Around a year or so ago, I was having a conversation with a friend about each of our entry points into music. In a pause between beers, I muttered something along the lines of, “I kind of discovered music in retrospective real time.” Sometimes I say things that are gibberish — like that, but it stuck with me. I typed the phrase out in one of my note apps and didn’t think about it again until I was writing a paper for a music industry class at the start of my senior year this past fall.
I think a lot about how our music tastes are developed based off of where they begin. For example, I didn’t grow up with music in my home from my parents. Sure, I loved Britney Spears just like every other adorable and respectable Jewish child in the early–2000’s, but The Beatles, Frank Sinatra, Elvis, Bruce Springsteen, and all the others were as foreign of a sound in my hallways as exceptional math grades were in my report card . That lack of “musical upbringing” has certainly had an effect on me today when it comes to music. Hell, I know so little about what the rest of my circles deem to be essential music that we’re kicking off a new feature next week under the code name “Teach Zack.” I’m ignorant to “the classics,” and it’s become a running joke among friends and the Internet. I’m not necessarily alone in this camp, but I think I’m one of the relative few.
How did I get into music then? My best friend, Matthew, showed me “In Too Deep” by Sum 41 when I was nine or so years old, and suddenly I kissed my Michelle Branch and Avril Lavigne CDs goodbye. Matthew’s three years older than me and naturally taught me about cursing as well, but really the best gift he ever gave me was a soundtrack that I could hold on to and grow with.
Sum 41 quickly lead to blink–182 and New Found Glory, and by the time I was a freshman in high school, I started finding what I would describe to someone in ten years as the “true essentials” — music that was far removed from all those heralded artists from decades ago. By ninth grade, our music scene was deep into the neon era. Fall Out Boy had transcended us, Metro Station and All Time Low were turning out their hits, and Cobra Starship were selling out. I missed all of that, though. You would have imagined that finding pop-punk early would have meant I was an explorer, but instead it stunted my growth. I listened to blink in 90% of my free time for years until another friend suggested I look into Brand New and Taking Back Sunday, and that was a second shift for me.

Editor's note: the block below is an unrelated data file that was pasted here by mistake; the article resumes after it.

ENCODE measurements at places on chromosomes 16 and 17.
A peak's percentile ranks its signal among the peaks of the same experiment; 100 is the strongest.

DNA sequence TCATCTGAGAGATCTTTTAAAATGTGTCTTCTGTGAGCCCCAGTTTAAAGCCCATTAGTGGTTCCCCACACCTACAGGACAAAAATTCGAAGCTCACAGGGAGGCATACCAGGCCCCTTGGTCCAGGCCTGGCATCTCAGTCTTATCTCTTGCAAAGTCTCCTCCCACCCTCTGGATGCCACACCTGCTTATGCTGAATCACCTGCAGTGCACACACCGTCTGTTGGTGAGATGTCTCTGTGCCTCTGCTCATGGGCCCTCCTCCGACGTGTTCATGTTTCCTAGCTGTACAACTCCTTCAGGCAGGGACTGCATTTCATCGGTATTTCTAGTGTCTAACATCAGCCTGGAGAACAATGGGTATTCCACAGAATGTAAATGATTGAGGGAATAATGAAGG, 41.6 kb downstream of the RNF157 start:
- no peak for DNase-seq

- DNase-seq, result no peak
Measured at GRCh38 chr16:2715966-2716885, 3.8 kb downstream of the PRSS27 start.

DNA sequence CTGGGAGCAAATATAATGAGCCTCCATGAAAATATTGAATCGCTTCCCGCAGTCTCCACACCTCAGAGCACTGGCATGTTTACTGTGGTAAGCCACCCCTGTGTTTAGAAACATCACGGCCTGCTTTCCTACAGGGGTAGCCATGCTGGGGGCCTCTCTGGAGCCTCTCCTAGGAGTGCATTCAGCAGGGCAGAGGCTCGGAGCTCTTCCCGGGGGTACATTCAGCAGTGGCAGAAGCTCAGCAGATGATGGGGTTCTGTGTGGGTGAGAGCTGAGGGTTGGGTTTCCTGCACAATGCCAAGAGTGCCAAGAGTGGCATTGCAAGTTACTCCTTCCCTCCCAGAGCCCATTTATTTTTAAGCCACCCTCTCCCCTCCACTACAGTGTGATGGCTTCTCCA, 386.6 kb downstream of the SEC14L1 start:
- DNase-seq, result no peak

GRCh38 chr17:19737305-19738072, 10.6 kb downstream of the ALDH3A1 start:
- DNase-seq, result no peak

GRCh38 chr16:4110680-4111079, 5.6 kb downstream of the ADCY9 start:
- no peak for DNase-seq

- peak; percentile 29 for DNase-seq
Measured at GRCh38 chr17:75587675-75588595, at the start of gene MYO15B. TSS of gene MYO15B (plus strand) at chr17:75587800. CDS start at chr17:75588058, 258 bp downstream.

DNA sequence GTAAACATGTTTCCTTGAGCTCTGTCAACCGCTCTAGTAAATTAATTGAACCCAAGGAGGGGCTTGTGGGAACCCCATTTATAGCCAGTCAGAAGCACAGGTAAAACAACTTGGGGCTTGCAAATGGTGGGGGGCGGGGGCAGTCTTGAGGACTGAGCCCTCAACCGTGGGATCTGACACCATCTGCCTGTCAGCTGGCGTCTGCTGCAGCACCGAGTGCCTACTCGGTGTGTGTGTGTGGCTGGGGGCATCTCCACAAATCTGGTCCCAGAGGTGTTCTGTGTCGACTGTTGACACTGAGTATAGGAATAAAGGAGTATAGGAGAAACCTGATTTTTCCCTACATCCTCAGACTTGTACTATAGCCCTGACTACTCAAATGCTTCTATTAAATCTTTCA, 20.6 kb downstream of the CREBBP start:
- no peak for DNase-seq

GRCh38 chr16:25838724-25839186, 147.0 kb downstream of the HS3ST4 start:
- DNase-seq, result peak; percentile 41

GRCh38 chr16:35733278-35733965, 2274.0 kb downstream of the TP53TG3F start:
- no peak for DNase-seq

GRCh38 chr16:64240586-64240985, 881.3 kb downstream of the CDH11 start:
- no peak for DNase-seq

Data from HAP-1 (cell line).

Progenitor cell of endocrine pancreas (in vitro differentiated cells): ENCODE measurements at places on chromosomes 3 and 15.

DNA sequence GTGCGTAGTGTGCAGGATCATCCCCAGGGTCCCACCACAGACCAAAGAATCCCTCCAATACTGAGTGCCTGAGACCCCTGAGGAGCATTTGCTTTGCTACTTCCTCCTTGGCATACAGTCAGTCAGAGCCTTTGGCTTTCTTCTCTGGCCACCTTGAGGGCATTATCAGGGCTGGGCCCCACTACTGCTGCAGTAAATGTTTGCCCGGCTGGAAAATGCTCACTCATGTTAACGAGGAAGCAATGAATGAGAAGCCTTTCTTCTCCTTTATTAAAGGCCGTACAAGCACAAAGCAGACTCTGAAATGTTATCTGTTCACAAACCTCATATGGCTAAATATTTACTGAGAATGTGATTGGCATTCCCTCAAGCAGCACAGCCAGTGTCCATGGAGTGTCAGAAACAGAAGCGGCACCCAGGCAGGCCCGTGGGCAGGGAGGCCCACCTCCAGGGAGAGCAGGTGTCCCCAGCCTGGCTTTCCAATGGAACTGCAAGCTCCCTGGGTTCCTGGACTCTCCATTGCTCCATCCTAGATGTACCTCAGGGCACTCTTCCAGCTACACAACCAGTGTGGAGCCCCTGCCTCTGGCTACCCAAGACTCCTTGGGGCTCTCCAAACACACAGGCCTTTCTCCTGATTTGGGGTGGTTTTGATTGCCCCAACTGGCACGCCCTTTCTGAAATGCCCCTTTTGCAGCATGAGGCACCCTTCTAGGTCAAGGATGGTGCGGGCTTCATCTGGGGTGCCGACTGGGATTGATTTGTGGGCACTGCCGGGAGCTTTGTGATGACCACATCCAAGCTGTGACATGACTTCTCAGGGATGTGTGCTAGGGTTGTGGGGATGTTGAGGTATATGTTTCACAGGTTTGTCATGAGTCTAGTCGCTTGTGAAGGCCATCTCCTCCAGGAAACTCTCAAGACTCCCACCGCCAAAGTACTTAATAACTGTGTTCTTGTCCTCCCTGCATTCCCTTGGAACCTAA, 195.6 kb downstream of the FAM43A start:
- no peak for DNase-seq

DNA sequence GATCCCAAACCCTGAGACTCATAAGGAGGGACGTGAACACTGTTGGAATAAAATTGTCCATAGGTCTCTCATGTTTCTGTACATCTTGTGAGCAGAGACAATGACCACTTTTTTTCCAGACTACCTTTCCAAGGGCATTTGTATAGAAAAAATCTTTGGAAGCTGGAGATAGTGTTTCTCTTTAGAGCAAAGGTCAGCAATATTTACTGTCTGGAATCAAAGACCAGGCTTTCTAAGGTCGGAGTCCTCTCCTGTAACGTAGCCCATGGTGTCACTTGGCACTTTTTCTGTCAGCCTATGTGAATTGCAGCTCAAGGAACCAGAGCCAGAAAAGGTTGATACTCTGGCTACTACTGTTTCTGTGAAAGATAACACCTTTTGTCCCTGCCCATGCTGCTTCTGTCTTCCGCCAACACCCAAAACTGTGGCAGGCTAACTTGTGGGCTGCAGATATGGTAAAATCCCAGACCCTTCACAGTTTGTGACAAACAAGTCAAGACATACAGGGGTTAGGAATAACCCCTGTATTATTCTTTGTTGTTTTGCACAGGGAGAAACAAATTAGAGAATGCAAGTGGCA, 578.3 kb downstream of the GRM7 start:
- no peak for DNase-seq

After that, I spent the rest of my high school years finding every band from 2000 to 2009, in order, album by album, through discographies and sub-scenes. The Long Island scene was followed by my findings in New Jersey emo and then by more California pop-punk. My music tastes weren’t very developed when I was 14, and going from Your Favorite Weapon to The Devil and God took years, just like it would have between release cycles. My maturation through the discographies was almost parallel to how the eras they originally came out in unfolded. At the same time, it made me mostly oblivious to the music that was coming out around me until 2010 with The Upsides, Real Talk, and Keep This To Yourself. If anything brought me into present day, it was those three releases.
How did you find your way through music?